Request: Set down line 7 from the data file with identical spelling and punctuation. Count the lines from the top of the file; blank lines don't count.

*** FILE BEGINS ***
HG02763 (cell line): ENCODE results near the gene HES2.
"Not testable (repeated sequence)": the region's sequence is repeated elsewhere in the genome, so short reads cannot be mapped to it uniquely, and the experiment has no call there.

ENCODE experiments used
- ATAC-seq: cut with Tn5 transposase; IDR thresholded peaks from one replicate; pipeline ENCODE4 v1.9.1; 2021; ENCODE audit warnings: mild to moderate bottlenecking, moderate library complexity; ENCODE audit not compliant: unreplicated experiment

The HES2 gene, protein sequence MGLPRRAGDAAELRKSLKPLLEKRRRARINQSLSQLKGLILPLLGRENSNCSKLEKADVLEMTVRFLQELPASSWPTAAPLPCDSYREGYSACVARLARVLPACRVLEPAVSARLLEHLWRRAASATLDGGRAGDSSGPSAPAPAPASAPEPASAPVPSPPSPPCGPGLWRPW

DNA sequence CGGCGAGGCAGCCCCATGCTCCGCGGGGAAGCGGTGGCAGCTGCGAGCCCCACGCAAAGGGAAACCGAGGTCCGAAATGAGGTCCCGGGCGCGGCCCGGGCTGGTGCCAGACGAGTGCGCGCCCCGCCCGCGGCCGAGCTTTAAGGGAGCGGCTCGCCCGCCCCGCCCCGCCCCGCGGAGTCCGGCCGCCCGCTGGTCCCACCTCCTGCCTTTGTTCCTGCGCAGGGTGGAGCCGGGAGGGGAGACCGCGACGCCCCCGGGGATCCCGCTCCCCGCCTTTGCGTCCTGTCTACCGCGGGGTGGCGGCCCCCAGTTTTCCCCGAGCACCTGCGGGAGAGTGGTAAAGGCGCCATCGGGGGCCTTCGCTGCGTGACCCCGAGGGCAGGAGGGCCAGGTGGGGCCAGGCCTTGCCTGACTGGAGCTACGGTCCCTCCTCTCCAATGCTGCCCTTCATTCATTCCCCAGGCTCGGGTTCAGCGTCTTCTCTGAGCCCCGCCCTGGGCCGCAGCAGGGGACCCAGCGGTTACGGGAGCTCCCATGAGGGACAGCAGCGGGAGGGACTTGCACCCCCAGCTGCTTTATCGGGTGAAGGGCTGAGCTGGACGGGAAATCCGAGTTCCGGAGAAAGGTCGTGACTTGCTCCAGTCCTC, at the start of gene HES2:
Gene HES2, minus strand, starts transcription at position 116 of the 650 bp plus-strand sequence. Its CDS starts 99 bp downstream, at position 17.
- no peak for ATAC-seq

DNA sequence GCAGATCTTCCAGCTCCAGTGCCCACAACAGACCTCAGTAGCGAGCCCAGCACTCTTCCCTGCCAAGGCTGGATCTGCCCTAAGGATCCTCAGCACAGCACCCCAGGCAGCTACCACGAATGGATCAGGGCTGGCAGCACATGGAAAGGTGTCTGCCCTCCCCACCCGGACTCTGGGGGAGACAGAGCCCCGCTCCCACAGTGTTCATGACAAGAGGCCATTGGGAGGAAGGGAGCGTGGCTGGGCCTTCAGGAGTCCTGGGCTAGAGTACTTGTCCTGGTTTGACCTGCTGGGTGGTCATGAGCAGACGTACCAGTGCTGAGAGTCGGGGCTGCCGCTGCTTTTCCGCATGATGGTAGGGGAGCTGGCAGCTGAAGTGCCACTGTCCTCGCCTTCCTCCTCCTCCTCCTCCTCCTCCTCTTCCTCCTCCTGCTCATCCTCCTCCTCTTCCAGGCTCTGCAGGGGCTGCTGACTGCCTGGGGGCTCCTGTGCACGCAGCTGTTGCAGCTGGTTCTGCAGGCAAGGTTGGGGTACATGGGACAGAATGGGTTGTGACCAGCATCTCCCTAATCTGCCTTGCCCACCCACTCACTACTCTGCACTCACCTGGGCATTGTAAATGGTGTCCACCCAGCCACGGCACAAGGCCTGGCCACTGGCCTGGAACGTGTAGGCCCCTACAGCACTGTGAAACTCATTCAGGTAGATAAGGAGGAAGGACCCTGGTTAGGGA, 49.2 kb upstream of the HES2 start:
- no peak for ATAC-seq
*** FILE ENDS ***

Gene HES2, minus strand, starts transcription at position 116 of the 650 bp plus-strand sequence. Its CDS starts 99 bp downstream, at position 17.